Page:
We examined rectal samples from intensive care units(ICUs) from São Paulo Hospital, a 700-bed university affiliated hospital in São Paulo, Brazil. The specimens were collected from all eligible patients at four ICUs (Medical, Medical-surgical, Pneumonology, and Adult Emergency). Our study adopted the following inclusion criteria for swab collection: long-stay in hospital; previous antimicrobial therapy (mainly vancomycin); severity of illness; imunossupression; previous abdominal or cardiothoracic surgery, and invasive procedures. Eighty-three specimens were examined for the presence of VRE at the first period (during the outbreak, February, 2006).Thirty-one specimens were examined at the second period(the post-outbreak period, June, 2006). At the later period, we measured the time spent for each activity from the sample collection until species and resistance determination.

Specimen Collection and Broth Cultures

The specimens were collected by nurses according to Infection Control Committee protocols. Briefly each swab was carefully introduced in the anal sphincter region (1 - 5 cm) and gently rotated. Immediately after, it was immersed in saline solution (0.9%, 5mL) and transported to the microbiology laboratory. In the laboratory this diluted faecal samples were cultured in all three VREBAC® media. Medium I contained agar azide and the selective antimicrobials aztreonam, polymyxin B and amphotericin B. The medium II contained vancomycin 6µg/mL. Medium III had the same medium II antimicrobial and a chromogenic marker (Chromagar Orientation®) [11]. VREBAC® laminocultures were incubated at 35ºC for 18 -24 hours.

Species Identification by Conventional Methods

To identify the genus Enterococcus, we used the following phenotypic tests: catalase, NaCl 6.5% broth, agar bile esculin azide, and L-pyrrolidonyl-β-naphthylamide hydrolysis (PYR test). The biochemical tests used to identify enterococci species was Purple Broth Base (Difco, Detroit, USA) supplemented with arabinose, MGP (Metil-α-Dglycopiranoside), arginine, mannitol, sorbitol, sorbose and raffinose. Motility and pigmentation were also determined [12].

Multiplex Polymerase Chain Reaction Scheme

We used a multiplex PCR scheme that identifies the species E. faecalis, E. faecium, E. gallinarum (vanC1), and E. casseliflavus (vanC2/3). This method also detects, in the same reaction, the resistance genes vanA and vanB (Table 1). The primer concentrations previously adjusted to provide easily distinguished bands were ddlE.faecalis, ddlE. faecium, E. gallinarum-vanC1, E. casseliflavus-vanC2/3 (18 pmol of each primer), vanA (3 pmol of each primer), and vanB (2 pmol of each primer) [13]. For each PCR reaction, 5 - 10 colonies were picked up from the chromogenic medium II. The PCR mixture contained the primers and the following reagents: Taq Buffer 1X, 3mM of MgCl2, 0.25mM of each dNTP, and 2U of Taq DNA polimerase. The amplification cycles were: initial preheating step at 94º for 2 min; initial denaturation step at 94ºC for 5 min; 30 cycles of amplification (denaturation 94ºC for 1 min, annealing at 55ºC for 1 min, and extension at 72ºC for 2 min); and a final extension at 72ºC for 5 min.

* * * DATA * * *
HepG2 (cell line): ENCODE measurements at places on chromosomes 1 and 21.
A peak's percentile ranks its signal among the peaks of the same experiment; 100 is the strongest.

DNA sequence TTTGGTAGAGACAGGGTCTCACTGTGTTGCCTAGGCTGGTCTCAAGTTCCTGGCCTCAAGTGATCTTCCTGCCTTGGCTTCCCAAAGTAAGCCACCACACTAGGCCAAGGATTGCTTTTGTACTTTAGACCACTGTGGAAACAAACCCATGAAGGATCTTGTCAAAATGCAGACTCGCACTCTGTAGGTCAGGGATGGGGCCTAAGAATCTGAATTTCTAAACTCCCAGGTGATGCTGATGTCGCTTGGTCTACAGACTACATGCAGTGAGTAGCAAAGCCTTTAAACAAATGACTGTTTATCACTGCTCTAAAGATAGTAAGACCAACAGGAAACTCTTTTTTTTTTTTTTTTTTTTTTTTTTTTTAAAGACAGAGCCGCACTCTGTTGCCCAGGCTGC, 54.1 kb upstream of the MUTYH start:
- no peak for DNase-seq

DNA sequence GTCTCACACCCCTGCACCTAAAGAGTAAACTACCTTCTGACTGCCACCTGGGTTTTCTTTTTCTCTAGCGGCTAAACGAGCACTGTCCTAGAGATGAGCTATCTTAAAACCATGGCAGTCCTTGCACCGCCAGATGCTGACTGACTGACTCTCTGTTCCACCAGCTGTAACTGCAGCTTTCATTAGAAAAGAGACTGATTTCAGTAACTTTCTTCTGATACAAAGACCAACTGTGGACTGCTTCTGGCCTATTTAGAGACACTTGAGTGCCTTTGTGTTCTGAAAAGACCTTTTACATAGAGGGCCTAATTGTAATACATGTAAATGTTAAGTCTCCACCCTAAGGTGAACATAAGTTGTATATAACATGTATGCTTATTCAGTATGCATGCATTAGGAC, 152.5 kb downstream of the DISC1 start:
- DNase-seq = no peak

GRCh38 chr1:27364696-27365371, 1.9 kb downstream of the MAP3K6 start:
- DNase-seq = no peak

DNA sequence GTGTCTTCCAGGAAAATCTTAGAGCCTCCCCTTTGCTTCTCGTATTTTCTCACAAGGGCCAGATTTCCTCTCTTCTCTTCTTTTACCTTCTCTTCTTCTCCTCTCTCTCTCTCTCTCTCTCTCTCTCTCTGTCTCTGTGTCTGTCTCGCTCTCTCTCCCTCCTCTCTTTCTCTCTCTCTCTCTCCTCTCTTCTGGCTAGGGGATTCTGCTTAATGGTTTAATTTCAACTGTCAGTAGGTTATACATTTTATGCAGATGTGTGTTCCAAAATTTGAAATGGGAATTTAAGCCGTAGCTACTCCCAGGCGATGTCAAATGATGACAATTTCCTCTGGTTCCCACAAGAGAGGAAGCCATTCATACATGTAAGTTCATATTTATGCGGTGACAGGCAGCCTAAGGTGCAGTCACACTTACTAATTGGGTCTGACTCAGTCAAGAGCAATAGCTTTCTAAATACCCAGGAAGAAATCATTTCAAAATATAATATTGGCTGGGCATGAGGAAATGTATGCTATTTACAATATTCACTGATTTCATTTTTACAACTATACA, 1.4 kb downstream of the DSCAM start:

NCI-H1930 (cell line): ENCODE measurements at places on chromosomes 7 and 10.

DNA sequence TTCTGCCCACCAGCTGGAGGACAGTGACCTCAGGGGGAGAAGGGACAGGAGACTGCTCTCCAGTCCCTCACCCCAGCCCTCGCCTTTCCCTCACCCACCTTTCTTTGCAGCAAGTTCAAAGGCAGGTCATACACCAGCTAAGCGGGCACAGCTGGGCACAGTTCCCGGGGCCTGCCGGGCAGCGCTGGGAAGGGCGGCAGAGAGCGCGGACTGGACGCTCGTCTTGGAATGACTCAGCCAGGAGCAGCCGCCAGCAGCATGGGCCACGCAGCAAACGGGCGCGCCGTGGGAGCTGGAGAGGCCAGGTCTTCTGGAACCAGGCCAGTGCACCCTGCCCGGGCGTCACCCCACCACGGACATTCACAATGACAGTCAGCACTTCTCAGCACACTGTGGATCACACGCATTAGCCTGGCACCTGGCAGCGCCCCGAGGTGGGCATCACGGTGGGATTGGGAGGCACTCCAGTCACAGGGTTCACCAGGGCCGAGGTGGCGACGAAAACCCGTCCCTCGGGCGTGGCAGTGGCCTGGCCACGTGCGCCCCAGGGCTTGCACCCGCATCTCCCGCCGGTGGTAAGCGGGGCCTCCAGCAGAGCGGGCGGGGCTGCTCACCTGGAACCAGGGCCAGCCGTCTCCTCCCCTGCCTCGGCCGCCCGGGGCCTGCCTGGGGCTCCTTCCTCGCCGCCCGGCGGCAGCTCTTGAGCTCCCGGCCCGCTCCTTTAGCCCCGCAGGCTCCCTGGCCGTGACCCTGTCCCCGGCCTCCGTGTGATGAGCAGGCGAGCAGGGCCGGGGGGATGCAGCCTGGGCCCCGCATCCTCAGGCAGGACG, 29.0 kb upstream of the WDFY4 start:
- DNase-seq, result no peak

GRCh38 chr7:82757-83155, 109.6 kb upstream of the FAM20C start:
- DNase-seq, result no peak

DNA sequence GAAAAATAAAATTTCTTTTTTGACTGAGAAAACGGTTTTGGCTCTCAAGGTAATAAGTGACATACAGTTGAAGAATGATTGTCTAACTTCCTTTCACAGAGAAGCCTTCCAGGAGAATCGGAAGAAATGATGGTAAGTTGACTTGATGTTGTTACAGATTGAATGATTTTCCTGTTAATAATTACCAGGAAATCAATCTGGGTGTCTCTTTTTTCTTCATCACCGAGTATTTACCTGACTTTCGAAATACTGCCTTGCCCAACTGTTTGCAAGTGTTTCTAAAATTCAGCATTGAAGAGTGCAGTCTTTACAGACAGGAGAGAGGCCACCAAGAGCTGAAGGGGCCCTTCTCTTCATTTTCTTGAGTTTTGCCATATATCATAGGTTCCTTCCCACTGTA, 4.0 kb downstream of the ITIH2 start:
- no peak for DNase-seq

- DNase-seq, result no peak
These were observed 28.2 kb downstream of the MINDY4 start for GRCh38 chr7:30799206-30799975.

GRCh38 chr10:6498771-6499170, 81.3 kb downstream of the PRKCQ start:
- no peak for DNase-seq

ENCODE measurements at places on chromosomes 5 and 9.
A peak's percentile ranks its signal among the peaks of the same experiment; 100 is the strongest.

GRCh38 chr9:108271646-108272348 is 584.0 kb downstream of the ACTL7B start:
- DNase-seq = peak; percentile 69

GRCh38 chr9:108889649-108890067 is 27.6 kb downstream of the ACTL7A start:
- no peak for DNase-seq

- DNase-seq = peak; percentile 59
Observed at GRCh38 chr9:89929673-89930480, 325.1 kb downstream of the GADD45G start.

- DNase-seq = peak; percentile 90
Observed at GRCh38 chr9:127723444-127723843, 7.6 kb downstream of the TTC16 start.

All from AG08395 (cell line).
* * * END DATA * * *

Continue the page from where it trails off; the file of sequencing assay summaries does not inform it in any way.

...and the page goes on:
The PCR products were electrophoresed through a 1% agarose gel stained with ethidium bromide for 40 min at 60V and photographed under UV light.

Vancomycin and Teicoplanin Susceptibility

We determined the antimicrobial susceptibility to vancomycin (30µg) and teicoplanin (30µg) (Oxoid, Basingstoke, UK) using the disk diffusion method (Kirby-Bauer), according to the NCCLS guidelines [14]. The plates were incubated at 35ºC for 18 - 24 h. The resistant isolates were submitted to E-test® according to the manufacturer recommendations to determine their minimal inhibitory concentration (MIC) to vancomycin and teicoplanin. The quality control strains used in our study were ATCC E. faecalis 29.212 and E.coli 24.922.



Species Identification and Vancomycin Resistance Results

We first analyzed the colony growing in each VREBAC® laminoculture medium I, II, and III. At the first time point (during the outbreak), all enterococci isolates (n=83, 100%) grew in the PROBAC® medium I. From them, 18 (21.7%) isolates grew only in this medium and they showed susceptibility to vancomycin. The medium II, which contained vancomycin 6µg/mL, showed a lower number of positive growing (n=65, 78.3%). Six vancomycin susceptible enterococci (VSE) surpassed the antimicrobial inhibitory effects and grew in this media. The chromogenic and selective medium III identified 59 positive isolates (71.1%). Enterococci isolates were easily distinguished from the other microbial species owing to the light green coloration of their colonies